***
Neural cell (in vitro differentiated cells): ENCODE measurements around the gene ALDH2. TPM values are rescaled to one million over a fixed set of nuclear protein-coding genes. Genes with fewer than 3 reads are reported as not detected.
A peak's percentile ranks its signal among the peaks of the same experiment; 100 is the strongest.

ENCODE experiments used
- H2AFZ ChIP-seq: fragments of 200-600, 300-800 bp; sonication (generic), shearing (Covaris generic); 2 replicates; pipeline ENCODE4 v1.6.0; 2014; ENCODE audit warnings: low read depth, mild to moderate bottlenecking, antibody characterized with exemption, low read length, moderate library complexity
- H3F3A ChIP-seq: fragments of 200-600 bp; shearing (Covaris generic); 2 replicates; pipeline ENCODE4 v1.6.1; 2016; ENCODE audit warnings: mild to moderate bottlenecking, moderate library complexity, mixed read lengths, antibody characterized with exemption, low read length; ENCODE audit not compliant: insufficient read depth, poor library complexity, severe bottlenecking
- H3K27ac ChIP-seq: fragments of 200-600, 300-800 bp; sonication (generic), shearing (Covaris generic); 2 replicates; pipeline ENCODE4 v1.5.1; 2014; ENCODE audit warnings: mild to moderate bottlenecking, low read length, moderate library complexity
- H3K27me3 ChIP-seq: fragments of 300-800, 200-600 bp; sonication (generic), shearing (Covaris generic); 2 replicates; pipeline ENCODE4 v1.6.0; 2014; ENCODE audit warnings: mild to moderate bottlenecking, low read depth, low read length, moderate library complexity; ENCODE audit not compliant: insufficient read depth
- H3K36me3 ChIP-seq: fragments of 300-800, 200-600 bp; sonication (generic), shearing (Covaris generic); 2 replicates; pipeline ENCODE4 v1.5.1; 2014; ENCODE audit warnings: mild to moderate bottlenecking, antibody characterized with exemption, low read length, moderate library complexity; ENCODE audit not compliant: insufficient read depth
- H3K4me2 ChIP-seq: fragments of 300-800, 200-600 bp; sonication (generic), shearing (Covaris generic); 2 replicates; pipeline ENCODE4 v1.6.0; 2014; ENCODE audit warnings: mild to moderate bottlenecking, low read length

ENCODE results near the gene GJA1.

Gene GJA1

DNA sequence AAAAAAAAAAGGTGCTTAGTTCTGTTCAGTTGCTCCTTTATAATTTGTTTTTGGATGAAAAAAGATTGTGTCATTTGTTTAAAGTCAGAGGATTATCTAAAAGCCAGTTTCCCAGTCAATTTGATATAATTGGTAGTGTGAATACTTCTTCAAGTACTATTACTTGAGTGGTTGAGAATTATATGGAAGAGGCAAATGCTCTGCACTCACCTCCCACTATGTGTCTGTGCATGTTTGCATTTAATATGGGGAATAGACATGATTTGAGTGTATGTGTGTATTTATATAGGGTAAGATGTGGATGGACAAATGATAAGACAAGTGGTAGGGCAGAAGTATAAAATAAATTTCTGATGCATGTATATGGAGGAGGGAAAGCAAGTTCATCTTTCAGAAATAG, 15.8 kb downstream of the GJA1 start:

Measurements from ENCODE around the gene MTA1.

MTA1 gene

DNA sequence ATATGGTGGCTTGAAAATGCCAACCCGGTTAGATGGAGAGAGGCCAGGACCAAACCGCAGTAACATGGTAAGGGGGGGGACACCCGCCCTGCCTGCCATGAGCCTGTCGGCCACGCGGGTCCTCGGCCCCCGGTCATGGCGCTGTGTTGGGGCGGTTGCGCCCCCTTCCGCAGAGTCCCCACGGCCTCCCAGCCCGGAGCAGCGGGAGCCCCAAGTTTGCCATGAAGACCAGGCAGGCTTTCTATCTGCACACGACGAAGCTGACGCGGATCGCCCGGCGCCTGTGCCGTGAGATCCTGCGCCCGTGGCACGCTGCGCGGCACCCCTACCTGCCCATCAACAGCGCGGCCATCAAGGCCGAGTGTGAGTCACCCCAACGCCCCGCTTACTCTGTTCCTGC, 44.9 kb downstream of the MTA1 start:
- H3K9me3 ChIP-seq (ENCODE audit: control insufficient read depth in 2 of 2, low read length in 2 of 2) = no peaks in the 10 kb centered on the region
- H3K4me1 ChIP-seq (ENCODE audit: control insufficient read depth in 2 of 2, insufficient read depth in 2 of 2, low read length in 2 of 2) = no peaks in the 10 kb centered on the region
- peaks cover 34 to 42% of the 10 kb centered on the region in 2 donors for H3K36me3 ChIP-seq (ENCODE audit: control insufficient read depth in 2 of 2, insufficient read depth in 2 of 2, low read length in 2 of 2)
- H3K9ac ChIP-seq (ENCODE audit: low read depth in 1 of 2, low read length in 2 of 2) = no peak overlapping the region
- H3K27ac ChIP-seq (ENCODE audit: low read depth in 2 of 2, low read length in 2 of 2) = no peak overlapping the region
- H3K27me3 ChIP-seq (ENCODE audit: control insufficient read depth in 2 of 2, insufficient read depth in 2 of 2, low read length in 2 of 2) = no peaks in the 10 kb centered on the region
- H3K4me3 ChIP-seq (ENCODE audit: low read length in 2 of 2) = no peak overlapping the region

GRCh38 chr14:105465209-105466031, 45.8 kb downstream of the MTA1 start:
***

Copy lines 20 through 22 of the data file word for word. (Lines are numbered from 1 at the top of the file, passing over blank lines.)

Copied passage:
- H3K27ac ChIP-seq (ENCODE audit: low read depth in 2 of 2, low read length in 2 of 2) = no peak overlapping the region
- H3K27me3 ChIP-seq (ENCODE audit: control insufficient read depth in 2 of 2, insufficient read depth in 2 of 2, low read length in 2 of 2) = no peaks in the 10 kb centered on the region
- H3K4me3 ChIP-seq (ENCODE audit: low read length in 2 of 2) = no peak overlapping the region